At least six more microfarms will be constructed in and around Mansfield over the summer, which is part of a broader effort to combat food deserts.
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Sidney Bonham tends to his plot of microgreens at the Mansfield campus of The Ohio State University. The project has been described as a “microfarm bootcamp” to teach the basics of urban gardening. (Photo: Monroe Trombly/News Journal)
MANSFIELD – Around a dozen farmers, or rather, producers, harvested over a hundred pounds of produce Monday at the microfarm on the Mansfield campus of The Ohio State University.
The bounty of microgreens and radishes will be given to YellowBird Foodshed, a community-supported agriculture (CSA) share program. The organization aggregates locally grown produce from farmers around the state and then sells it to customers along the I-71 corridor.
Monday’s harvest signified an important step in the expansion of a microfarm project that began in 2017 in an unused parking lot of the joint college campus.
Where North Central State College once held its rib cook-off fundraiser, now stands two plastic high tunnel hoop houses and an array of outdoor raised beds built to mimic an industrial site or an urban community. The microfarm has been used as an educational demonstration space for both OSU students and the community.
The roughly dozen growers, who are part of cooperative called Richland Gro-Op, have completed the first phase of their microfarm training, said Dr. Kent “Kip” Curtis, an associate professor of environmental history, who is coordinating the program.
They’ve been introduced to marketable crops, learned how to grow them in a high-tunnel, urban environment setting, and learned how to sell the produce on the market.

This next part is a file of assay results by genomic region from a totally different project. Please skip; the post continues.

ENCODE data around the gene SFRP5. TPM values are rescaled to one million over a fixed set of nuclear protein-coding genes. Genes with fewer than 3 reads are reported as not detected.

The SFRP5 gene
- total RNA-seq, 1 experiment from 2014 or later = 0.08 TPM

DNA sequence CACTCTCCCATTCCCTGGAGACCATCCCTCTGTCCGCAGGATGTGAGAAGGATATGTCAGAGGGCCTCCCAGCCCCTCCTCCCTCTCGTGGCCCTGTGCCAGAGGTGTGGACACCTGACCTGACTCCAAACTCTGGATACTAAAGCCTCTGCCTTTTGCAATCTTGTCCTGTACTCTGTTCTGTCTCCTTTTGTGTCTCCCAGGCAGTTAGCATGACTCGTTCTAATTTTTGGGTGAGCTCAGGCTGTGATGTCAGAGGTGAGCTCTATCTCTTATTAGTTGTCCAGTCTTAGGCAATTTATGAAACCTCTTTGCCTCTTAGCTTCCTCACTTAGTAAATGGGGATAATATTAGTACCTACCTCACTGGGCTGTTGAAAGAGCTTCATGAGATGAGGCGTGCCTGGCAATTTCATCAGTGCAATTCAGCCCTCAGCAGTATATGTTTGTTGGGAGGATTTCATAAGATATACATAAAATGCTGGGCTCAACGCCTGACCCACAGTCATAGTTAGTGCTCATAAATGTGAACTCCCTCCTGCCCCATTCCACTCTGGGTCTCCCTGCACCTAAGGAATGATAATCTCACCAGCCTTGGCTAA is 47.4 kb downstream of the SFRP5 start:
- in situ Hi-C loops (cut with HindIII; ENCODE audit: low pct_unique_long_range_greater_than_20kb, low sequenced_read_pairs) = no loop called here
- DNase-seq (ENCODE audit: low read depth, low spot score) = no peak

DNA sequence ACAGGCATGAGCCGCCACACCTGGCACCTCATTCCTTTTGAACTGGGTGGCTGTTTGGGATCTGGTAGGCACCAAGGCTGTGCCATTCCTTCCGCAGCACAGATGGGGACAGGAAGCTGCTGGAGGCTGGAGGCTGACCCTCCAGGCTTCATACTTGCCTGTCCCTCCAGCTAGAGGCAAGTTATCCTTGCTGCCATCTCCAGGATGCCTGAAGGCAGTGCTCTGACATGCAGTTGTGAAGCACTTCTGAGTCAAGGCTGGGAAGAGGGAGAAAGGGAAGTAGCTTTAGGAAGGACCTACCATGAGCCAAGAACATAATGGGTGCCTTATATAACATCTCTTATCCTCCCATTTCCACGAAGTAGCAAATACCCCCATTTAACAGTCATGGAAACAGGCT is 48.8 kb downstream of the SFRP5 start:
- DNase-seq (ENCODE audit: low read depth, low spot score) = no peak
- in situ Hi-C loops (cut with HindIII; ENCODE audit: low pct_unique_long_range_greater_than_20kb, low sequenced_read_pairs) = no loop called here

Mona Kneuss trims the top of microgreens on Lot 7 on the Mansfield campus of The Ohio State University on Monday. The microfarm is being used as an educational demonstration space for both OSU students and the community. (Photo: Monroe Trombly/News Journal)
“Our primary goal for the microfarms is to create urban farming. The secondary result would be, there will be additional food in a food desert. But first we’ve got to get money in producer’s pockets. So we’re training them…. This is the first phase, we’re going to have three phases this year.”
Thanks in part to a $2 million matching grant from the Foundation for Food and Agriculture Research, Curtis said at least six microfarms will be placed in and around Mansfield this summer and fall.
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Four microfarms will be installed at a site near the Gorman-Rupp building at Bowman Street and West Sixth Street, one will be located somewhere else in Mansfield, and one will be in the city’s suburbs.
Food produced by the farms could be sold to neighborhood residents, helping to address areas that are considered food deserts — areas that lack access to healthy and affordable food. The microfarms could also provide jobs in underemployed urban neighborhoods.
“This pilot effort of microfarms will establish a food system in the city of Mansfield that can collectively generate the volume and quality of specialty crops to compete for commercial markets,” Curtis said in a May 2 news release from OSU-Mansfield. “It will keep local dollars circulating within the community, rather than exporting them out, while promoting healthier lifestyles by providing residents with access to fresh, local produce right there in the neighborhood.”
Sidney Bonham, a local business owner, got involved in the project through the North End Community Improvement Collaborative (NECIC).
As he trimmed the tops of microgreens Monday, Bonham said he wants to educate people on the importance of eating healthy.
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